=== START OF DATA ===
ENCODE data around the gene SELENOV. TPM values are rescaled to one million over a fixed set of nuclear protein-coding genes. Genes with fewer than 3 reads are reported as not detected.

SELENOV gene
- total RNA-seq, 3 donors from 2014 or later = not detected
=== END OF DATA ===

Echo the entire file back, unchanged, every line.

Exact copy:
ENCODE data around the gene SELENOV. TPM values are rescaled to one million over a fixed set of nuclear protein-coding genes. Genes with fewer than 3 reads are reported as not detected.

SELENOV gene
- total RNA-seq, 3 donors from 2014 or later = not detected